Last week, the Supreme Court issued a decision with
    possible profound effects. It ruled same sex marriages to be a
    constitutional right. The Catholic Church teaches, along with
    many other faith traditions, that the State cannot redefine
    marriage. The Church believes that God is the creator of
    marriage which includes the gift of co-creating life. Marriage
    not only involves a commitment of each spouse to each other,
    but also a commitment to the care and upbringing of children
    born of that union.
    The Church will continue to affirm the teachings regarding
    marriage as a vocation between a man and a woman
    committed to each other by vows to a life shared until the
    death of one of the spouses.
    But as many of our bishops have reminded us, all are
    invited to be a part of God’s family— the Church. Our
    Catholic teaching calls us to treat all people with respect,
    compassion, sensitivity and love. All people are called to
    journey with Jesus and so all who attempt to do so have a
    place in the Church.

  11. Persis says:

    And, not to make excuses, but because of the holiday, I am sure that the “deadline” for bulletin material for last weekend was before the SCOTUS ruling or at least early enough that a thoughtful, cogent reply was not realistic.
    Maybe this week there will be more.

  12. Richard Thomas says:

    E That’s not the case. Only 3% of couples using NFP divorce. Perhaps I should have phrased the statement a bit differrent

  13. annonymouse says:

    Father Horan spoke of the decision at Holy Trinity.

    BigE – some interesting reading for you:

  14. christian says:

    I might add another factor which contributes to the divorce rate -pre-marital sex.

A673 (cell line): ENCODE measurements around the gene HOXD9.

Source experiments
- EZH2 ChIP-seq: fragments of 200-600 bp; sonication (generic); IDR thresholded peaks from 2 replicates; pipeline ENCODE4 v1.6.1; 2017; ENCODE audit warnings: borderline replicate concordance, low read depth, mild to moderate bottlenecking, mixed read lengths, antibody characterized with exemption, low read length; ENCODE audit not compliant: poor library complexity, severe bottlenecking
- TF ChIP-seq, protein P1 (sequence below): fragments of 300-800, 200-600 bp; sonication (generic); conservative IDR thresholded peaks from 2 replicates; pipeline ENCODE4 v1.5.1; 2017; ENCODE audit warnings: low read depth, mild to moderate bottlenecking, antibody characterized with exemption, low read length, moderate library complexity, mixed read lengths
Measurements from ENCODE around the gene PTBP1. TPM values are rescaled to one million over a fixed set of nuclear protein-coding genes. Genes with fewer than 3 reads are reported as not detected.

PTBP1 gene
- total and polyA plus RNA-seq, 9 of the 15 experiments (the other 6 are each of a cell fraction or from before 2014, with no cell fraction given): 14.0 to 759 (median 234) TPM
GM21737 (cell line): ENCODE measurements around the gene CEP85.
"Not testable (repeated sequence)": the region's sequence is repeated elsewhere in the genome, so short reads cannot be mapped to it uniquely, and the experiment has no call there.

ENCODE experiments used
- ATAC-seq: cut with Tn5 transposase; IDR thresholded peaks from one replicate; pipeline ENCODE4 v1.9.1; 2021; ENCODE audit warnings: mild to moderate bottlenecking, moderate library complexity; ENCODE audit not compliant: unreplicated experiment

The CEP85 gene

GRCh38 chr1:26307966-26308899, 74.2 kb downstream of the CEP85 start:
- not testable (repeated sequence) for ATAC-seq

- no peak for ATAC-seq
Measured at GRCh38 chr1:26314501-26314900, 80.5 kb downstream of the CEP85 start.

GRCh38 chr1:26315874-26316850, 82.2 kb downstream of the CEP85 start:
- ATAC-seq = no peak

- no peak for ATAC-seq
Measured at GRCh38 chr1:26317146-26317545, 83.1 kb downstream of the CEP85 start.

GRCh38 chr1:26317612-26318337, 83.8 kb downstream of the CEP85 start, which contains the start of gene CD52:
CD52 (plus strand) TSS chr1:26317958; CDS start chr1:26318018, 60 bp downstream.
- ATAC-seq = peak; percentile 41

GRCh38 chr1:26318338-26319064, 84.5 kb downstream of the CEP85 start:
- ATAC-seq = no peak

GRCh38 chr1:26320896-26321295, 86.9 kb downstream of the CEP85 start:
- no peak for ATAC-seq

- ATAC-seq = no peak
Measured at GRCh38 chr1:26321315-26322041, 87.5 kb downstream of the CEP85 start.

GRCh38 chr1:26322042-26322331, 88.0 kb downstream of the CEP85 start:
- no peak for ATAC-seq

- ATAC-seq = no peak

It is a known fact that when a male or female has pre-marital sexual relations, they have a greater chance of their marriage ending in divorce. (There is probably a greater chance if both the husband and wife had pre-marital sexual relations).

    This is a known statistic that was taught in a college psychology course I took years ago. If you look online at various studies, or look at various textbooks or Catholic, Christian, or Psychology magazines, you will see that the findings are conclusive.

    It is also known fact that if a marriage partner who has had pre-marital sex is more likely to step out on their husband or wife in having sex outside of marriage (extra-marital affair).

    I think it is a good argument for preaching about morality from the pulpit.

  15. Thinkling says:

    I was on vacation in our 50th state during the week of the decision. My stereotype of that diocese based on previous experience is not one of clear witness and fidelity. But I was pleasantly surprised the following Sunday. The pastor (who was barefoot) both reiterated how we should not approve or cooperate with the ruling, and how we still should love our brothers and sisters with SSA. Quite a good both/and moment. The biggest fault I could find was that he seemed somewhatt naive about the religious liberty issue and the true motivation of the Principalities and Powers ultimately behind this chimeral “marriage” movement.

    Today I returned to my home parish for the first time since then. Given that today is the 3rd Sunday in this Extraordinary Time, I wasn’t sure if I had missed our pastor’s commentary (he is fantastically orthodox, a keeper by any standard). He did not mention the case or any other specific by name, but gave an otherwise resounding homily on how living our faith was a continuous and organic whole. In particular, how important it was to live out one’s vocation in all facets of life, not merely the church walls on Sunday. The context was really obvious.

    If I may ask, please pray for my diocese. It is preparing for WMF (which I plan to attend) and is also facing its own Catholic school teacher controversy.

    On a lighter note, I do hope Pope Francis meets Fr. Lynn in prison and tries to pull some strings to get his situation commuted in the name of Mercy. Not because I think it just (my jury is still out), but because it might cause a rupture in the space-time continuum and explode the heads of all the SNAPesque folks who are otherwise Francis fanboys [\schadenfreuden fantasy]